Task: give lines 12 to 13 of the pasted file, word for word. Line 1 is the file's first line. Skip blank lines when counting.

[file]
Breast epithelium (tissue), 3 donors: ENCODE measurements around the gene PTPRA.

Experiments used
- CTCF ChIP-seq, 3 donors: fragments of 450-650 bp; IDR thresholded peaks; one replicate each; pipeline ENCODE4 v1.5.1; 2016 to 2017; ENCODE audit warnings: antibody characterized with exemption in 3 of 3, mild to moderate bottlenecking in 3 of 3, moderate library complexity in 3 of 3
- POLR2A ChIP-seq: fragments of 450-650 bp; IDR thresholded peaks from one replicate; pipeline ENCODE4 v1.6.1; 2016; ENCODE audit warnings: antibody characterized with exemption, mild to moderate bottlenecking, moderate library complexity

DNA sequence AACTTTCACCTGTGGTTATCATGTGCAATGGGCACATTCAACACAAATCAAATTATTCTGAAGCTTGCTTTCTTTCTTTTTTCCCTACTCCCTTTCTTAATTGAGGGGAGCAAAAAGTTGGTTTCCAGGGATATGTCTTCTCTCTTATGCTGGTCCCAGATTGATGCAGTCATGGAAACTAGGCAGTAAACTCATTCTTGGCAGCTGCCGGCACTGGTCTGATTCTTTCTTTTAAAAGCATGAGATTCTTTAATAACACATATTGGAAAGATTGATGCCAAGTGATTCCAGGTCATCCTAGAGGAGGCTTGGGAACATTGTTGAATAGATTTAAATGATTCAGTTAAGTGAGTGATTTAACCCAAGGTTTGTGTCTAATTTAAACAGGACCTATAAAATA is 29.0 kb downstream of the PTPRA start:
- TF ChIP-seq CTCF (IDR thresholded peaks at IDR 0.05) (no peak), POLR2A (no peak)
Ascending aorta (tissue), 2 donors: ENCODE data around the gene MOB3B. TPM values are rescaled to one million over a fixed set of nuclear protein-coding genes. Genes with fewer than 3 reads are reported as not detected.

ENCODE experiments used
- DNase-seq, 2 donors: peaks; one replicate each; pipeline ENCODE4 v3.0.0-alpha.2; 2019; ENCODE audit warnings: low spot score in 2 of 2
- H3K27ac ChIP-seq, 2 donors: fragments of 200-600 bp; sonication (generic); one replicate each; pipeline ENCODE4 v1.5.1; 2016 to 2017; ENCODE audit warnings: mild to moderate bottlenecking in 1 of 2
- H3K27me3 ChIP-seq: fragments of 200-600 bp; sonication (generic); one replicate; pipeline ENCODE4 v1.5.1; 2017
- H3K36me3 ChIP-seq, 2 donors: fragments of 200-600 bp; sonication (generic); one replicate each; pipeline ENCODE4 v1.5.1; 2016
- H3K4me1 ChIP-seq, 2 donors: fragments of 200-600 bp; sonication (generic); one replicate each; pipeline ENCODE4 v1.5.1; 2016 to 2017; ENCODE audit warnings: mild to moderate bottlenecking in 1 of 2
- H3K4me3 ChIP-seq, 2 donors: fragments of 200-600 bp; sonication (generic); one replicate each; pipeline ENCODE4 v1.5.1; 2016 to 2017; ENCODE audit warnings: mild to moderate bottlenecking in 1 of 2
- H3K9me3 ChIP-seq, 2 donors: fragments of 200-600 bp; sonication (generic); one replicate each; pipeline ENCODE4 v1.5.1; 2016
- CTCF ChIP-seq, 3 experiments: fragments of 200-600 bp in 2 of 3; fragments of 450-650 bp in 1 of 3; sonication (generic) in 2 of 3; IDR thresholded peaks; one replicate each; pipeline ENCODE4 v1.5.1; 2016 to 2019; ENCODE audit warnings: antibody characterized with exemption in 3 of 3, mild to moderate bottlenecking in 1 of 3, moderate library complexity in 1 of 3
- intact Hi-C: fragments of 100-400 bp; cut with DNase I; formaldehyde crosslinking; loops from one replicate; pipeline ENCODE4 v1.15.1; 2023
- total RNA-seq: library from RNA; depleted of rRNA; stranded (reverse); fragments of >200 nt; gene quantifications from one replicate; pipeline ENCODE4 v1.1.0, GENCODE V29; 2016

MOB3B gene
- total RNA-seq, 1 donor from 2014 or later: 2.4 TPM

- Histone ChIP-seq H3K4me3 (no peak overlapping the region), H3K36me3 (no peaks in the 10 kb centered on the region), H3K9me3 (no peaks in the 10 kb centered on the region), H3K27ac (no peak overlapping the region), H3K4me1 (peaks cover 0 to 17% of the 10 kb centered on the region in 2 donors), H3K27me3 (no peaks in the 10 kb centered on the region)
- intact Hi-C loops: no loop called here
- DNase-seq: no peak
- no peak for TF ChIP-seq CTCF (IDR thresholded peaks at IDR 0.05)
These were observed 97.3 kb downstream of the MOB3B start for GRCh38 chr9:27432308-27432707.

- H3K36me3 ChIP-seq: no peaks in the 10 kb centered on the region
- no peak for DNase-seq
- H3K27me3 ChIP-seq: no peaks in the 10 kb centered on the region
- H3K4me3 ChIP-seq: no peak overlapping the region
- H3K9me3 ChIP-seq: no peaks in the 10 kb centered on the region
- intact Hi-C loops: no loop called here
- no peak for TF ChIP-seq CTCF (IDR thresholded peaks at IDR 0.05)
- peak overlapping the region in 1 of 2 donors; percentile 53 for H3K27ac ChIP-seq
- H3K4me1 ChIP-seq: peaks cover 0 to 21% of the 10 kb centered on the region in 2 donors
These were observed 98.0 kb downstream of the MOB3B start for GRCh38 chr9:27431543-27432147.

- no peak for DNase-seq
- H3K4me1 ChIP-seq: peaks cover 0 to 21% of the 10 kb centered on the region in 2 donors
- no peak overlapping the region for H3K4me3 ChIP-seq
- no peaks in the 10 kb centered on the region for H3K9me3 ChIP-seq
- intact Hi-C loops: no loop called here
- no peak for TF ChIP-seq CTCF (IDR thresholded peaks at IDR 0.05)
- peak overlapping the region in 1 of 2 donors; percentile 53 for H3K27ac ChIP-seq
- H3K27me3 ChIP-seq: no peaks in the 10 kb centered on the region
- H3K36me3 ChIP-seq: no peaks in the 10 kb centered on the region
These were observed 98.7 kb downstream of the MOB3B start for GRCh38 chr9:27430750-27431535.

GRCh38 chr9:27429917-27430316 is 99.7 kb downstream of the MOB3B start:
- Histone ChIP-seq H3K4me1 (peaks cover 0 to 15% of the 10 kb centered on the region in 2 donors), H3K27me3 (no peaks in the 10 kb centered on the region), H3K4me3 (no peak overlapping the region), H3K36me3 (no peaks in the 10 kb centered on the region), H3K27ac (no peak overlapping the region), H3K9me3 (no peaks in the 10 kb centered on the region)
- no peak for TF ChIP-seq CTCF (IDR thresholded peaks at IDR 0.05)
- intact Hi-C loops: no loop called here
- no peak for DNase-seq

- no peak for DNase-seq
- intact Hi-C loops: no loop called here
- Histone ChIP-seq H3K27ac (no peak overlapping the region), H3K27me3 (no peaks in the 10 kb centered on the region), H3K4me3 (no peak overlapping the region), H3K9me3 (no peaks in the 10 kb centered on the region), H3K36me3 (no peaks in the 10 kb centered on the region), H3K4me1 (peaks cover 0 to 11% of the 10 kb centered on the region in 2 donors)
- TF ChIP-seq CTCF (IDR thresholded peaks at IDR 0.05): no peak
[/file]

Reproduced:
- H3K36me3 ChIP-seq, 2 donors: fragments of 200-600 bp; sonication (generic); one replicate each; pipeline ENCODE4 v1.5.1; 2016
- H3K4me1 ChIP-seq, 2 donors: fragments of 200-600 bp; sonication (generic); one replicate each; pipeline ENCODE4 v1.5.1; 2016 to 2017; ENCODE audit warnings: mild to moderate bottlenecking in 1 of 2